Richard Hofstadter (1916-70) was America's most distinguished historian of the twentieth century. The author of several groundbreaking books, including "The American Political Tradition", he was a vigorous champion of the liberal politics that emerged from the New Deal. During his career, Hofstadter fought public campaigns against liberalism's most dynamic opponents, from McCarthy in the 1950s to Barry Goldwater and the Sun Belt conservatives in the 1960s. His opposition to the extreme politics of postwar America marked him as one of the nation's most important and prolific public intellectuals. In this masterly biography, David S. Brown explores Hofstadter's life within the context of the rise and fall of American liberalism. A fierce advocate of academic freedom, racial justice, and political pluralism, Hofstadter charted in his works the changing nature of American society from a provincial Protestant foundation to one based on the values of an urban and multiethnic nation. According to Brown, Hofstadter presciently saw in rural America's hostility to this cosmopolitanism signs of an anti-intellectualism that he believed was dangerously endemic in a mass democracy.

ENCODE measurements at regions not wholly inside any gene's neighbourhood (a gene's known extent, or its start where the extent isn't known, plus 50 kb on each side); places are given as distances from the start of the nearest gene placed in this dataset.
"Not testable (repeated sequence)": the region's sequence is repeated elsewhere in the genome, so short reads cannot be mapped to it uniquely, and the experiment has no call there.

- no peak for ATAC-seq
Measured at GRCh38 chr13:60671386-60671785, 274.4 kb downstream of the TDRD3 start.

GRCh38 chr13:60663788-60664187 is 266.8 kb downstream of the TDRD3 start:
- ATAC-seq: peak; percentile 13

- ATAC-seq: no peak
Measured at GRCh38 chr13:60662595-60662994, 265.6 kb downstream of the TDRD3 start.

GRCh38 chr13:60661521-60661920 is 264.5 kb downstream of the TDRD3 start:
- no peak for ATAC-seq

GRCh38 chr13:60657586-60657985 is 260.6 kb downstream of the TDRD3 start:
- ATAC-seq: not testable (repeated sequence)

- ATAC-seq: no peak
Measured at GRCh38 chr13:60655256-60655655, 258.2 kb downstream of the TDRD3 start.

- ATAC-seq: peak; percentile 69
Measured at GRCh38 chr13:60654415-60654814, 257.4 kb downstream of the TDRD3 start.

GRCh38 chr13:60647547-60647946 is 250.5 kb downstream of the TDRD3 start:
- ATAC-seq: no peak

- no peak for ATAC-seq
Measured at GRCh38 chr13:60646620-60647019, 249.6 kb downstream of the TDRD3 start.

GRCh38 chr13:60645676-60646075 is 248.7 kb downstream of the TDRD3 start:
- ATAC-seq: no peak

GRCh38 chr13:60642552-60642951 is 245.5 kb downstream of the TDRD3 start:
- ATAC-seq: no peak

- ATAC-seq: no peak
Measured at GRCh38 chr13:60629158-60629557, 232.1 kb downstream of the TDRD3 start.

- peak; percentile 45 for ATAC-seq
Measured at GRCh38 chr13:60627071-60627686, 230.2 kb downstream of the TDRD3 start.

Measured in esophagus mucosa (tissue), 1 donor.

By the end of a life cut short by leukemia, Hofstadter had won two Pulitzer Prizes and his books had attracted international attention. Yet the Vietnam years, as Brown shows, culminated in a conservative reaction to his work that is still with us. Whether one agrees with Hofstadter's critics or his fans, the importance of this seminal thinker cannot be denied.